CD number 1 in my catalogued collection of over 900 discs is Dutch, Arie van Beek conducting the Wind Orchestra of the Rotterdam Conservatory in an extraordinary programme of music by Bernard van Beurden. In 1993, the Rotterdam Wind Orchestra visited Spain, took part in the Certamen in Valencia and in the WASBE Conference, playing van Beurden’s La Messe, together with De Profundis by Klaas de Vries and Sinfonietta by Willem Van Otterloo. Their CD recorded shortly afterwards had the following programme by van Beurden:

Concerto for Large Wind Orchestra (1990) 21.47
Estampie (1978 rev 1992) 11.04
La Messe* (1988) 26.03*

For mezzo soprano, accordion, cello and large wind orchestra

In my 2005 lecture on World Premieres given at WASBE Singapore, I said that his Boulevard dès Misères should perhaps be listed under Choral Works. He wrote to me about this major work, premiered in five Dutch cities that summer:

Why the title? During the second world war there was in Holland a concentration camp only for Jews. From that camp left every Tuesday a train with men, women and children to Auschzwitz, Trelibor and other camps in Germany and Poland where they were killed. The road from the barracks to the train was called by the Jews: Boulevard des Misères, a very cynical name. Over 200,000 Jews were killed. The first train left on July 15th, 1942.

That day is commemorated in July next on the 15th. Because of this commemoration they gave me a commission to write a composition. I also wrote the text, put together from German documents, poetry and prose of the prisoners and interviews. I also used Jewish folksongs and the text is in different languages, German, Dutch, Hebrew, and Yiddish. It is scored for 3 male singers, female choir, 2 actors (they only speak) and a youth wind orchestra. I made my choice for such an orchestra because I think it is very important to involve our youth in this part of a terrible history.

Two years later, I was involved in the discussion led by Keith Kinder at WASBE in Killarney on works for Choir and Wind Band, and for a survey for WASBE I wrote:

The music of Bernard van Beurden always fascinates me. He has a creed of breaking away from wind band stereotypes, and he certainly does this in his magnificent work Skyloom. A long time member of WASBE, it is to be hoped that the appearance of La Messe in the Conference in Spain of 1993 is not to prove the only appearance of his music in that august forum.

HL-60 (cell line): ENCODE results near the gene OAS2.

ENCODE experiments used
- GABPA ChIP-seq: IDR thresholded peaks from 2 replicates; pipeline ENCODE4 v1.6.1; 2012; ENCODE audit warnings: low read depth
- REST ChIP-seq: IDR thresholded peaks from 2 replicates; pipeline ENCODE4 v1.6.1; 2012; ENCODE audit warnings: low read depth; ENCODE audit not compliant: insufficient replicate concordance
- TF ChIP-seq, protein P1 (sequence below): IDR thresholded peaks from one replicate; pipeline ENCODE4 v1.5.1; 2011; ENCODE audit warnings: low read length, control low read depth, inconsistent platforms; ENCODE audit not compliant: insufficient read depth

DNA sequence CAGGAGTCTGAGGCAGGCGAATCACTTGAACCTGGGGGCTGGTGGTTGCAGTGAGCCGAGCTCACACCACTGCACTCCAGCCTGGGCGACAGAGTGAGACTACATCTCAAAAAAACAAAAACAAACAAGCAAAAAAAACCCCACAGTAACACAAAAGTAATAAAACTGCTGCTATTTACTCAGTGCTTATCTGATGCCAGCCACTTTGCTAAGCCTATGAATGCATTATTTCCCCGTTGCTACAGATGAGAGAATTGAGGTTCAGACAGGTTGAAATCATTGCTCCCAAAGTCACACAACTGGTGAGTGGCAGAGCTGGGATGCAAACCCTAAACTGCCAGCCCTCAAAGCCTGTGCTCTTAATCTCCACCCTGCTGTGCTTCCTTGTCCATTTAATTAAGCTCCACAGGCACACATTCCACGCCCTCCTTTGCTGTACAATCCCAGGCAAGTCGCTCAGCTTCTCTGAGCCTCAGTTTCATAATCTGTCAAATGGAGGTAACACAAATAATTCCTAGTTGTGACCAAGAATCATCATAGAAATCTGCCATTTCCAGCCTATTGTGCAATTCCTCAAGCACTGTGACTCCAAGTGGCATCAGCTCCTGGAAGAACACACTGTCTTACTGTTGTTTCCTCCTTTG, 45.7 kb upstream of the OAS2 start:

Bernard wrote to me some time afterwards:

By the way I like to inform you about the music for windorchestra I composed in the last 3 years.

Concerto for Baritonsaxophone and Windorchestra;

4 Movements for saxophonequartet and Windorchestra;

In Connection With for flute/picolo (one player) and Windorchestra;

Four Movements for saxophonequartet and windorchestra ( windband)
Concerto for baritone saxophone and wind orchestra ( windband)
Dialogue for altso saxophone, double windquintet and percussion ( 1 player)
Concerto Grosso for trumpet, mallets (1 player) and wind orchestra.( windband)

All the scores take between 16 and 18 minutes and are published at Donemus.

Some time ago Bernard sent me a recording of three very exciting concerti, especially so in that they are for instruments not then often favoured by composers:

· Concertino for soprano saxophone and wind orchestra 14.35

· Concerto for violoncello and wind orchestra 29.54

· Concerto for bassoon, wind ensemble and percussion 13.31

The Fanfare Wind Orchestra is a typical Dutch brass orchestra you also find in Belgium, Luxembourg and Germany.

The orchestration is saxophones, flugelhorns, trumpets, horns, trombones, tenor tubas, bass tubas and percussion. (A Fanfare is NOT a brass band)

For Fanfare Wind Orchestra


Grenzeloos (Boundless) for soprano and fanfare orchestra


Estampie for fanfare orchestra


Poème de l'Automne (Poem for the Autumn) for flute and fanfare orchestra


Concerto Mediavale for brass quintet and fanfare orchestra


A vous bel ami for soprano, harp, viola and wind orchestra


Wals (walz) for violoncello and fanfare orchestra


Four Turkish Folksongs for soprano and fanfare orchestra


Concerto for Fanfare orchestra (première July 2005 in Singapore during WASBE)

For Wind Ensemble (about 15 players)


Estampie for wind ensemble


Concerto for bassoon and wind ensemble


Pour le Tombeau d'Anatole for soprano and wind ensemble


Game / Jeu for wind ensemble

He was obviously a huge personality, very outspoken in his views on wind music, and a composer who has contributed enormously to the repertoire. I have sadly not spent enough time studying Bernard’s music, though I have helped various WASBE to keep in touch with him. Following his death, I received this email from Joop Boerstel

Dear Tim , dear all

Yes, the Dutch music scene was shocked by the death of this composer, who was not always 'friends' with the Dutch Windband scene. In the Dutch conductors magazine he often wrote his (critical) vision about the situation in the Dutch wind bandfield by writing 'open letters'. But - looking back - his contribution to repertoire and thoughts about musicmaking was huge and very welcome.

A couple of months ago I had the oppertunity to work with him. He and his charming wife visited a rehearsal (although his health was not too good at that time, but he still was energetic enough to tell us a lot. (Attached are two pictures). In the attachment of Tim Reyinish you can read a lot about his compositions. In Huizen (NL) we performed his Soprano Saxophone Concerto with the very fine soloist Christiaan van der Weij.

Here are three youtube links to this piece.

Many greetings, Joop Boerstoel